Drunk Driving

Driving Drunk Statistics

Some Horrifying Drunk Driving Statistics


In the broadest sense, the tough new drunk driving laws that go into effect in Rhode Island represent the labors of concerned citizens throughout the United States. The Rhode Island driving drunk statistics are not the first of their kind, since similar approaches - involving mandatory license revocations and stiff penalties combined with alcoholism rehabilitation programs - are now found in several other states.

The significance of the laws is what they represent: public recognition that there can be no compromise on the clear necessity of ending drunken driving on the nation's highways. And that the time for legislative action is now.

Indeed, what until recent years had been a problem dealt with mainly by a few specialists working here and there - highway safety officials, youth workers, temperance reformers, some crusading attorneys and business leaders - has now become a national movement that is encompassing dozens of organizations, thousands of individuals, and is sweeping right into state legislative chambers as well as the White House itself.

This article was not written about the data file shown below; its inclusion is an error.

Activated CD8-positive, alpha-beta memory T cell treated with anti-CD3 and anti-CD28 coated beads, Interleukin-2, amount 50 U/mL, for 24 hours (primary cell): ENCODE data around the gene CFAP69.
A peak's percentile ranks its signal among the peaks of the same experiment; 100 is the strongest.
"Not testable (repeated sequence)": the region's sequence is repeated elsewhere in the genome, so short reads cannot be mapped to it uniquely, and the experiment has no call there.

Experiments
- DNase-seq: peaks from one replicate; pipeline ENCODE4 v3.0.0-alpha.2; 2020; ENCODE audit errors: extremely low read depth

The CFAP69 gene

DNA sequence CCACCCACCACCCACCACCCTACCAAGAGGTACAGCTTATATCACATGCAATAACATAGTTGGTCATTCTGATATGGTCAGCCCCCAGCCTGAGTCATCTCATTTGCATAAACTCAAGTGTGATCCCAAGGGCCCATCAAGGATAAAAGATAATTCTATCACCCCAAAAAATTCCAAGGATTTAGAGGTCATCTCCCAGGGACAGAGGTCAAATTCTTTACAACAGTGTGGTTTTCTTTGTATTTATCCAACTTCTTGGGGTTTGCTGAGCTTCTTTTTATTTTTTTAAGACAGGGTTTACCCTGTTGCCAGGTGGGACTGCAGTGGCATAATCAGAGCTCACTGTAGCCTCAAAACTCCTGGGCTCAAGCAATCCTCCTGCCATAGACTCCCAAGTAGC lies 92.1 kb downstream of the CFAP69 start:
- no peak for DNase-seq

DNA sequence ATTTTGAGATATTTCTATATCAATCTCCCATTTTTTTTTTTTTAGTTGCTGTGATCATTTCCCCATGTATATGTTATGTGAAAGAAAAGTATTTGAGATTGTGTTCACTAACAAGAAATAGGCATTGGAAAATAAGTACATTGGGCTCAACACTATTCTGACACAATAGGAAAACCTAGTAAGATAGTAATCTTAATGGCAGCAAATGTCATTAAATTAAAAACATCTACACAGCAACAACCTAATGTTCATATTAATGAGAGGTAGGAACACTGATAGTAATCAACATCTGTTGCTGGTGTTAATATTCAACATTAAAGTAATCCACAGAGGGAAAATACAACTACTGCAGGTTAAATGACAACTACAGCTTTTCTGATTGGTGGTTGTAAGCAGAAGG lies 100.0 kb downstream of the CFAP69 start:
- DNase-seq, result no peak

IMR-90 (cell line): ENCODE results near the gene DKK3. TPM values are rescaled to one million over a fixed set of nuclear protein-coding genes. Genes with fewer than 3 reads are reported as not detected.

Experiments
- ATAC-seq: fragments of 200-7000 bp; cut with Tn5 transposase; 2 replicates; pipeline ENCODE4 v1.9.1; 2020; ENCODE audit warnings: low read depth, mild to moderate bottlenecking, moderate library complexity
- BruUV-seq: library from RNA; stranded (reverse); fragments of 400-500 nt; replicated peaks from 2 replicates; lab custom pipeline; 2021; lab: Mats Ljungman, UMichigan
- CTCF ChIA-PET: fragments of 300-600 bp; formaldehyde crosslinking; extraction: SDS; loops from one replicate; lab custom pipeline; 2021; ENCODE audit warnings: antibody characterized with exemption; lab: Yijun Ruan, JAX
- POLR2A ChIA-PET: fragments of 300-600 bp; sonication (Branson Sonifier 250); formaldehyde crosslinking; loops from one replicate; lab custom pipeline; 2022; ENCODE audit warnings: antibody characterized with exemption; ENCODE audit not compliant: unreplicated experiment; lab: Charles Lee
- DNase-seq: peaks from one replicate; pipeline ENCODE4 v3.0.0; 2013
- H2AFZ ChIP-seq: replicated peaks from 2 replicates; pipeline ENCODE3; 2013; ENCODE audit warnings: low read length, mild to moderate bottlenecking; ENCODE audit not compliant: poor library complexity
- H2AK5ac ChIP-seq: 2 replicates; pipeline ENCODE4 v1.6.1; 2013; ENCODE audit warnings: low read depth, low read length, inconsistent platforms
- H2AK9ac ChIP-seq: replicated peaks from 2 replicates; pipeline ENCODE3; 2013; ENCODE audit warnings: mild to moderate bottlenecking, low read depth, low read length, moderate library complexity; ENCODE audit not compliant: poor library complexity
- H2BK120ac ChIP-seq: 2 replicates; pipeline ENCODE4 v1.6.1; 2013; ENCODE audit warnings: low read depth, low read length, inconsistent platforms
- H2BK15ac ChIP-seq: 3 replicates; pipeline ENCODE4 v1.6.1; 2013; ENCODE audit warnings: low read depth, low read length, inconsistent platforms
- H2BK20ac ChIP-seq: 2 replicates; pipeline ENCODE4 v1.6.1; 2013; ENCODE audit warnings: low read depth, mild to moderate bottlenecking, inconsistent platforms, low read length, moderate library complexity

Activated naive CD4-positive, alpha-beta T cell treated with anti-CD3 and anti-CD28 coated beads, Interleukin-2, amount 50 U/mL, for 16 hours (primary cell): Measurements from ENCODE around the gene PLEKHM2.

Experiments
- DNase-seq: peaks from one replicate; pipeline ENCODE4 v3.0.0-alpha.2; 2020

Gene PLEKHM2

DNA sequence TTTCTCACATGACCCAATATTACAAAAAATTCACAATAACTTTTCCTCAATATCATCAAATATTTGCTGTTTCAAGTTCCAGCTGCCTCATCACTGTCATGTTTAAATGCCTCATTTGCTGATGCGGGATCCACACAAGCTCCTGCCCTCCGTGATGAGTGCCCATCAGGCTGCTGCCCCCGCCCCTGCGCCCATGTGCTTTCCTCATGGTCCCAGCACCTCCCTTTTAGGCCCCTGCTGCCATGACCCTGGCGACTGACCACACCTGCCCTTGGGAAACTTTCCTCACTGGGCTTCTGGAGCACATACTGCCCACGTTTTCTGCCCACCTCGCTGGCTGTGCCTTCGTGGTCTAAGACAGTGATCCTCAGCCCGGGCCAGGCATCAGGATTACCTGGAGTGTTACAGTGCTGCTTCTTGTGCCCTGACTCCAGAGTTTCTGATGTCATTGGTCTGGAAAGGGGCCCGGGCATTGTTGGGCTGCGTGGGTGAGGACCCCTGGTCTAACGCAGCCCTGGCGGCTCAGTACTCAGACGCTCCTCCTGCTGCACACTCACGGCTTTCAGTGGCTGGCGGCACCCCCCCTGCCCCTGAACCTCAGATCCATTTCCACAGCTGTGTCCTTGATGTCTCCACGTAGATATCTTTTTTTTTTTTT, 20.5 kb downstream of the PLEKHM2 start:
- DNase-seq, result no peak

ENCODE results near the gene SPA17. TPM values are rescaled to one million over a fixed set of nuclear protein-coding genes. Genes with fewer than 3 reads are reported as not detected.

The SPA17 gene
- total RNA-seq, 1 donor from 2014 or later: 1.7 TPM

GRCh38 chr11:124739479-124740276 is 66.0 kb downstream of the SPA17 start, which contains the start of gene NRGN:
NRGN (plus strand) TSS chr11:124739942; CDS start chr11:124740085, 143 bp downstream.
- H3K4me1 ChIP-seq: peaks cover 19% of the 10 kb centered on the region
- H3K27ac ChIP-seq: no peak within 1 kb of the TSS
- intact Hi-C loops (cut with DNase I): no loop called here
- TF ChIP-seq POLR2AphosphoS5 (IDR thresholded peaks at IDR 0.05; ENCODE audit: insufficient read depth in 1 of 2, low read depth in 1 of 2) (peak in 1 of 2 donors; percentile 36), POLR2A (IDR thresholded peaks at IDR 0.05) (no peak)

There is still much to be done to reduce driving drunk statistics. But there are already many evidences of public action. One of the questions troubling safety experts a decade ago was this one: ''Can a concerned public, seeking solutions to the drinking and driving problem, bring about constructive changes in the face of apathetic legislatures, the political clout of the liquor and brewery industries, and the prevalence of drinking within American society?'' Can it indeed! Just consider the reforms now taking place: During the past five years some 19 states have raised their legal drinking ages to prevent teenage drinking and driving. That means that of the 28 states that had lowered legal drinking ages to 18, 19, or 20, over two-thirds have now reversed their laws. Public pressures must now be brought to boost the drinking ages in those states still allowing teenage drinking. Efforts to stiffen state laws - particularly by imposing mandatory license revocations and some jail sentencing - are now underway in a number of states, in large part because of the success of citizen groups in California who won a tough law earlier this year. The new Rhode Island law is just the latest example. In Massachusetts, a legislative battle has developed over a proposed comprehensive new law. Grass-roots citizens and youth groups are being formed to push legislation, monitor judges, combat youth drinking, and picket roadhouses and bars that tolerate problem drinking. In Massachusetts, for example, students at the Wayland High School formed a group called Students Against Driving Drunk (SADD) that has now spread to other states.